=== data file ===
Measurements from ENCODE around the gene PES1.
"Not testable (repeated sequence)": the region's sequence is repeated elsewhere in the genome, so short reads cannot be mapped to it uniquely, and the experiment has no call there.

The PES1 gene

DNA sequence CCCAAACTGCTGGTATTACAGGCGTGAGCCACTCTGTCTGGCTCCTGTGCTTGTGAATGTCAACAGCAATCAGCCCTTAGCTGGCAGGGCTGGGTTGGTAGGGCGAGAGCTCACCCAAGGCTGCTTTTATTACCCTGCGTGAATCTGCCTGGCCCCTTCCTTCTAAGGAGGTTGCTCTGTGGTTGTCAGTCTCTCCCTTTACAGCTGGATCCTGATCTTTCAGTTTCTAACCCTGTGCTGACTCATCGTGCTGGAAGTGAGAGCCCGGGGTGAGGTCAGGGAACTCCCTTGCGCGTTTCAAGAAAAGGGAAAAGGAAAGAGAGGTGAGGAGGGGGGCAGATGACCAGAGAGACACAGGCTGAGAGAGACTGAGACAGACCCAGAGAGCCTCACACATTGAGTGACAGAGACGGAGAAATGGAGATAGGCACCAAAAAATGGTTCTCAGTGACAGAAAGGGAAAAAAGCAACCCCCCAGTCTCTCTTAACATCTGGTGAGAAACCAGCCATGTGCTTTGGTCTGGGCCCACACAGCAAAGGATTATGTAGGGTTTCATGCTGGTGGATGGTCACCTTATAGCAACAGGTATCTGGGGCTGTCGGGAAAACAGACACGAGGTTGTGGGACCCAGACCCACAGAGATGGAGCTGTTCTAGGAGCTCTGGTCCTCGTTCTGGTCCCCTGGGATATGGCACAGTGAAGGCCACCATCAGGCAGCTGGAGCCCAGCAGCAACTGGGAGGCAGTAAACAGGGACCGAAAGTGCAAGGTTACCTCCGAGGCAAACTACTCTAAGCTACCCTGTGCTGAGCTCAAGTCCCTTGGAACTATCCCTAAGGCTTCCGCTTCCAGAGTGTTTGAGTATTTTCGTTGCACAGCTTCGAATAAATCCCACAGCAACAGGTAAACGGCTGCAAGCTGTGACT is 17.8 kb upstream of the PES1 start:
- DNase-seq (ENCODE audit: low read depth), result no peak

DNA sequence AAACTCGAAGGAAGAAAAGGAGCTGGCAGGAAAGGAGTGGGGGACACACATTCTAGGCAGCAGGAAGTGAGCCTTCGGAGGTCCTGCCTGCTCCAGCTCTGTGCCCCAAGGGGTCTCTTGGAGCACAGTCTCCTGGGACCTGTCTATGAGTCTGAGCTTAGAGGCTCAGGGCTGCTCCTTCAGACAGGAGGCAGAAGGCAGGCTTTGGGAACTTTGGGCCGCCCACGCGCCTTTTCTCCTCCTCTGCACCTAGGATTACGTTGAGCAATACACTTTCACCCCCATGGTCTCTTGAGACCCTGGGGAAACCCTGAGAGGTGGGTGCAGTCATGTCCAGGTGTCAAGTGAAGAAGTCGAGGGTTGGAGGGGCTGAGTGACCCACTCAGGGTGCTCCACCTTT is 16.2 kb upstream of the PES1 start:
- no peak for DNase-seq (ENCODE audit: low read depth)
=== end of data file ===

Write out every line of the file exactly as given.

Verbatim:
Measurements from ENCODE around the gene PES1.
"Not testable (repeated sequence)": the region's sequence is repeated elsewhere in the genome, so short reads cannot be mapped to it uniquely, and the experiment has no call there.

The PES1 gene

DNA sequence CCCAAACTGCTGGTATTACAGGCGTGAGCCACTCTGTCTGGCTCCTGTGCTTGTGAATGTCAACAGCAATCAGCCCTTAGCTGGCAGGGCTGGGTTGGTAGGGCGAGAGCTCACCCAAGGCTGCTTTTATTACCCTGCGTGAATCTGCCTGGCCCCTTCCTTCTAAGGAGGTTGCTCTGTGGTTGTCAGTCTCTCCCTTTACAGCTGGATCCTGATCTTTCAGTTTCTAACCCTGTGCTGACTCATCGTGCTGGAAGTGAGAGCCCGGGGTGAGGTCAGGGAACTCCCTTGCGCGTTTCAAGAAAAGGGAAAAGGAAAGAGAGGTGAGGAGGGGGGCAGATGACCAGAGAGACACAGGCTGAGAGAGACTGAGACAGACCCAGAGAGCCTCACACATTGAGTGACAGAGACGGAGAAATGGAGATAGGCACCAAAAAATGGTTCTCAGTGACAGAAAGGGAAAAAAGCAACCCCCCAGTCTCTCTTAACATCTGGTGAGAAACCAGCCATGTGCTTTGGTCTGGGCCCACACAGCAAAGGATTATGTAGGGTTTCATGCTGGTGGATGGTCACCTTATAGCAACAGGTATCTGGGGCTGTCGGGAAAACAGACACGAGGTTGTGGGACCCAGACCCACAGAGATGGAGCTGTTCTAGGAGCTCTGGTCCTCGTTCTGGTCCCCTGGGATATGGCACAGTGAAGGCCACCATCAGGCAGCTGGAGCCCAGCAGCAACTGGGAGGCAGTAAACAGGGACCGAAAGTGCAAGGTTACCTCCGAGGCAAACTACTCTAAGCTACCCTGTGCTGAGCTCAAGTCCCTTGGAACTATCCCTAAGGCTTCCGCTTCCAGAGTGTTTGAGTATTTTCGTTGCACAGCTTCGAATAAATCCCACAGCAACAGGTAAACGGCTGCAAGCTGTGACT is 17.8 kb upstream of the PES1 start:
- DNase-seq (ENCODE audit: low read depth), result no peak

DNA sequence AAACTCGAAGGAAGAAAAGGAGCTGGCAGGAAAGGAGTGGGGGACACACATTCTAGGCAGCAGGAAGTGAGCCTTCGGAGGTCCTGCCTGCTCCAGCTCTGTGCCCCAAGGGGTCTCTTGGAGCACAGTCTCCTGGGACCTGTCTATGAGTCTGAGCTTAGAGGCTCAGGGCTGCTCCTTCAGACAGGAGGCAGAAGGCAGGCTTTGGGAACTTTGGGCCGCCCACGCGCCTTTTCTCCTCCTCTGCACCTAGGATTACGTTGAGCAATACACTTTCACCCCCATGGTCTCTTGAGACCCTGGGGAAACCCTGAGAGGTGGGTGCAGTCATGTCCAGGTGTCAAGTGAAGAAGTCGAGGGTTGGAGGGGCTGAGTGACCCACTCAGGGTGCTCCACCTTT is 16.2 kb upstream of the PES1 start:
- no peak for DNase-seq (ENCODE audit: low read depth)